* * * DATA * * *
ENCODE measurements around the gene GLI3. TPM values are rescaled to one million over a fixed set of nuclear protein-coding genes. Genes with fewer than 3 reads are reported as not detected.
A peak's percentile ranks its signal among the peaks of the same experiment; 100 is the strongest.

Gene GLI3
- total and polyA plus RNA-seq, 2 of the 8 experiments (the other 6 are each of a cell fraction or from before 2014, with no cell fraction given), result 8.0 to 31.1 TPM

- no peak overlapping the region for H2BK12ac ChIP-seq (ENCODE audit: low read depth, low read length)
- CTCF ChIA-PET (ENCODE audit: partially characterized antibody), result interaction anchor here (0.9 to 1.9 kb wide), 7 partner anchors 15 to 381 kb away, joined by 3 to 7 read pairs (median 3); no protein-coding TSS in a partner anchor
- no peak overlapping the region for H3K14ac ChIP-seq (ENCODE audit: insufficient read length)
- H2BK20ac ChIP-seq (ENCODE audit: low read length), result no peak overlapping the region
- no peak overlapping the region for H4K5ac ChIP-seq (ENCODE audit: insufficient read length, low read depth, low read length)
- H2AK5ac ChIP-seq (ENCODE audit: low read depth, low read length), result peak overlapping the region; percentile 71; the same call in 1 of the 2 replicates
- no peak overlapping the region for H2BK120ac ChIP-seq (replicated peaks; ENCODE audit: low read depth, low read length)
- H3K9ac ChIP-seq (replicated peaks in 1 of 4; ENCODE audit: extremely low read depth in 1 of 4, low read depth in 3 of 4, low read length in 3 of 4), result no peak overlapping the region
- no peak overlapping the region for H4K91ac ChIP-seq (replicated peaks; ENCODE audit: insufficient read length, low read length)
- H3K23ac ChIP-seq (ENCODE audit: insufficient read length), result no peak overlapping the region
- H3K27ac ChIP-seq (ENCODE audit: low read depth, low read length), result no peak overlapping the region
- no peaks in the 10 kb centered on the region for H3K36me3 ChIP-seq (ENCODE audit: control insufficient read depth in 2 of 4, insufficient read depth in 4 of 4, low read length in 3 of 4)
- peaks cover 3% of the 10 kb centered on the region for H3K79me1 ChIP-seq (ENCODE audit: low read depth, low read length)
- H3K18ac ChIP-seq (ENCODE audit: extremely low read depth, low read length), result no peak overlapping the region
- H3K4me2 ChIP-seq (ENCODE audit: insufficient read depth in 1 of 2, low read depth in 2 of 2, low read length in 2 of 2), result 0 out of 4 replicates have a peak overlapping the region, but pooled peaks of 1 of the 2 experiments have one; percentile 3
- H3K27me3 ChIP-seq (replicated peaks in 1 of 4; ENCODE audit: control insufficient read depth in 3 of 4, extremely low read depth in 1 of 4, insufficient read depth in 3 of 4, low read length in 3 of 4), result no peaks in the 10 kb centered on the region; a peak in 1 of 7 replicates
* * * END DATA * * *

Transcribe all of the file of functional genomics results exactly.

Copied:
ENCODE measurements around the gene GLI3. TPM values are rescaled to one million over a fixed set of nuclear protein-coding genes. Genes with fewer than 3 reads are reported as not detected.
A peak's percentile ranks its signal among the peaks of the same experiment; 100 is the strongest.

Gene GLI3
- total and polyA plus RNA-seq, 2 of the 8 experiments (the other 6 are each of a cell fraction or from before 2014, with no cell fraction given), result 8.0 to 31.1 TPM

- no peak overlapping the region for H2BK12ac ChIP-seq (ENCODE audit: low read depth, low read length)
- CTCF ChIA-PET (ENCODE audit: partially characterized antibody), result interaction anchor here (0.9 to 1.9 kb wide), 7 partner anchors 15 to 381 kb away, joined by 3 to 7 read pairs (median 3); no protein-coding TSS in a partner anchor
- no peak overlapping the region for H3K14ac ChIP-seq (ENCODE audit: insufficient read length)
- H2BK20ac ChIP-seq (ENCODE audit: low read length), result no peak overlapping the region
- no peak overlapping the region for H4K5ac ChIP-seq (ENCODE audit: insufficient read length, low read depth, low read length)
- H2AK5ac ChIP-seq (ENCODE audit: low read depth, low read length), result peak overlapping the region; percentile 71; the same call in 1 of the 2 replicates
- no peak overlapping the region for H2BK120ac ChIP-seq (replicated peaks; ENCODE audit: low read depth, low read length)
- H3K9ac ChIP-seq (replicated peaks in 1 of 4; ENCODE audit: extremely low read depth in 1 of 4, low read depth in 3 of 4, low read length in 3 of 4), result no peak overlapping the region
- no peak overlapping the region for H4K91ac ChIP-seq (replicated peaks; ENCODE audit: insufficient read length, low read length)
- H3K23ac ChIP-seq (ENCODE audit: insufficient read length), result no peak overlapping the region
- H3K27ac ChIP-seq (ENCODE audit: low read depth, low read length), result no peak overlapping the region
- no peaks in the 10 kb centered on the region for H3K36me3 ChIP-seq (ENCODE audit: control insufficient read depth in 2 of 4, insufficient read depth in 4 of 4, low read length in 3 of 4)
- peaks cover 3% of the 10 kb centered on the region for H3K79me1 ChIP-seq (ENCODE audit: low read depth, low read length)
- H3K18ac ChIP-seq (ENCODE audit: extremely low read depth, low read length), result no peak overlapping the region
- H3K4me2 ChIP-seq (ENCODE audit: insufficient read depth in 1 of 2, low read depth in 2 of 2, low read length in 2 of 2), result 0 out of 4 replicates have a peak overlapping the region, but pooled peaks of 1 of the 2 experiments have one; percentile 3
- H3K27me3 ChIP-seq (replicated peaks in 1 of 4; ENCODE audit: control insufficient read depth in 3 of 4, extremely low read depth in 1 of 4, insufficient read depth in 3 of 4, low read length in 3 of 4), result no peaks in the 10 kb centered on the region; a peak in 1 of 7 replicates